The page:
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Writing a good will

Where there's a will, there's a potential battle.

Sometimes something as small as a crystal vase can expose a big crack in family unity. The best way to diffuse the situation? Talk to your family now, let them know who is getting what -- and why.

"Our experience has been that children tend to equate equality of inheritance with equality of love," says Jon Gallo, a principal in the Gallo Institute, a consulting service for families dealing with the psychological and emotional issues of estate planning. "And parents need to understand that. I tell our clients, if you are going to treat your children differently, even for good reasons, you need to convey that you love them equally."

First, make a will
When it comes to family harmony, that alone is one of the biggest steps you can take. You can distribute your property the way you'd like and eliminate guesswork by others. You're also making life easier on the people you leave behind.

 

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At its best, "It's to be a peaceful vehicle where there are no conflicts or fighting," says David Bendix, of The Bendix Financial Group, in Garden City, N.Y.

If you want to keep infighting to a minimum, tell everyone what's in your will and estate plan. Make sure the language is clear and keep the paperwork current. A 20-year-old will that mentions one grandchild but neglects three others or financially favors a younger sibling who hadn't then finished college will leave heirs scratching their heads.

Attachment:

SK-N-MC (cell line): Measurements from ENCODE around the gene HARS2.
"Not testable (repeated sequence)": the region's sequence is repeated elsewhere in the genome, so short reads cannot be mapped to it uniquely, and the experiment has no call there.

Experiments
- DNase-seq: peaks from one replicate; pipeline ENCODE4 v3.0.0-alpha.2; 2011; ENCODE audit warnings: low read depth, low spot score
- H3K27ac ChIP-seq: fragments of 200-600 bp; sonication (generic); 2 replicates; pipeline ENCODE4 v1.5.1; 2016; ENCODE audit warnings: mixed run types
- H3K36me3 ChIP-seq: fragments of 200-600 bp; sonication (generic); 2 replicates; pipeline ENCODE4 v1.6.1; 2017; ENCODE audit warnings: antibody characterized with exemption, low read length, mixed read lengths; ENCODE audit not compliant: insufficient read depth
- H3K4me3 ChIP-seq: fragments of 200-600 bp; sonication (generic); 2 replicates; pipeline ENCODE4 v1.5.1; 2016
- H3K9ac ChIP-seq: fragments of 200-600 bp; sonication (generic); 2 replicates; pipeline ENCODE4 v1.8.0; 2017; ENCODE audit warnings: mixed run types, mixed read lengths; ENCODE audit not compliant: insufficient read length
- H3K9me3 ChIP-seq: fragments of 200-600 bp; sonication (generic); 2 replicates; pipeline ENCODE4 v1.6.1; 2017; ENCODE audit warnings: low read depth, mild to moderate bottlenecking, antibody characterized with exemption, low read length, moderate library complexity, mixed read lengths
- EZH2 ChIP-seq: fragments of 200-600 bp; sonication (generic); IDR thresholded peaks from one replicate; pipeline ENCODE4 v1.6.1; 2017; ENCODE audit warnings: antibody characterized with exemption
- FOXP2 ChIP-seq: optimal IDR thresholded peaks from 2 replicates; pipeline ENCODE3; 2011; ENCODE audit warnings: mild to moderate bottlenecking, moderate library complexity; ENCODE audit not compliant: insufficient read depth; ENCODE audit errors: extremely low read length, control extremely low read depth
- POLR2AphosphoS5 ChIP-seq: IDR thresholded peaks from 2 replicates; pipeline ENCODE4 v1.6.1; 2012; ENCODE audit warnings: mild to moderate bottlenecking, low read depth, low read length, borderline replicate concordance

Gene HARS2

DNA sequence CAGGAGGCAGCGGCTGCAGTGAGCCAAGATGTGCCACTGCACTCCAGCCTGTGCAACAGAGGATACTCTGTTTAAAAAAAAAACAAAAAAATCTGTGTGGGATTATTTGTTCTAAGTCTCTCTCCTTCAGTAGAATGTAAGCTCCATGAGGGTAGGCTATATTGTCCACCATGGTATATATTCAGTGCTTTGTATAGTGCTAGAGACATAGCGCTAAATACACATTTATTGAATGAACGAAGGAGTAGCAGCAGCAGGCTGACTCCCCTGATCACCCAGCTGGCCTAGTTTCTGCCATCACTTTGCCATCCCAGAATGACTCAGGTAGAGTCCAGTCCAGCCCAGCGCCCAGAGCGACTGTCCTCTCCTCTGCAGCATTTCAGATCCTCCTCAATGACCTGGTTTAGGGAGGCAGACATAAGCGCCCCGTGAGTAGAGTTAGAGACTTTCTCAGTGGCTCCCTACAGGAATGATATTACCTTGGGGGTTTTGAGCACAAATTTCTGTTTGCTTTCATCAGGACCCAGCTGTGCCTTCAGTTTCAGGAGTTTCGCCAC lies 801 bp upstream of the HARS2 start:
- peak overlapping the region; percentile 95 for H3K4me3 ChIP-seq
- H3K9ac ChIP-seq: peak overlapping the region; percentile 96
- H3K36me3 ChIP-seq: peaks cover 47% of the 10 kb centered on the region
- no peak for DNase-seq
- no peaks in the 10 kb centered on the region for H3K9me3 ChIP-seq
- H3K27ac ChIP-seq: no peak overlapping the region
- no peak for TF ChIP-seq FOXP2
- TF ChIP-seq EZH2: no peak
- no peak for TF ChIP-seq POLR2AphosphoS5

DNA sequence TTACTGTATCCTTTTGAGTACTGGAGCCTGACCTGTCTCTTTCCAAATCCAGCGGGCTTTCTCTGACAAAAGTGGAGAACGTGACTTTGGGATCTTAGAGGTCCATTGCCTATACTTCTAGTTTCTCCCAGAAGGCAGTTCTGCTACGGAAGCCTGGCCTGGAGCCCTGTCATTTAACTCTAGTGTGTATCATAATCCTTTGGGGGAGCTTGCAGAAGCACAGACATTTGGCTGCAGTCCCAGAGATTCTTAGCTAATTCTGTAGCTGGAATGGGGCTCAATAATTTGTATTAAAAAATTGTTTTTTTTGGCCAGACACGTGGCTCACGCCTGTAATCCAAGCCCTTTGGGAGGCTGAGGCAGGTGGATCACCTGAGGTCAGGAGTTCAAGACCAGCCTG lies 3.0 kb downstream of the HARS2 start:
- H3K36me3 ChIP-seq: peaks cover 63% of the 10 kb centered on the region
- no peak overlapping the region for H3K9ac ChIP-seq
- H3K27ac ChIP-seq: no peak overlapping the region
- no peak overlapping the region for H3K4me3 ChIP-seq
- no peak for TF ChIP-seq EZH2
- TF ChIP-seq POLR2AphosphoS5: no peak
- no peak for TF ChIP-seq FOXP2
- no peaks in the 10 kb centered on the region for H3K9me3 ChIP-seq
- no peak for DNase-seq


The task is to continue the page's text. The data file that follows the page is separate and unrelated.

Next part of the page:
Reassess the value of assets
Things change in value. What might have been an even split two decades ago could be a much different equation now.

And make designations for 401(k)s and IRAs, says Chris Farrell, host of "Right on the Money," a nationally syndicated personal finance show. "These days, a big chunk of your assets are not in your will," he says. And if you have a sizable estate, it makes sense to bring your financial planner and your lawyer together, Farrell says.

When you inventory your property, look at the way the assets are titled, says Alexander A. Bove Jr., a Boston-based attorney and the author of "The Complete Book of Wills, Estates & Trusts." Many people assume that property or money in the bank will all become part of their estate. But if you own the property jointly with another person, or you put your child's name on a bank account, the asset will pass to that person alone, says Bove. "That's why an inventory is so critical."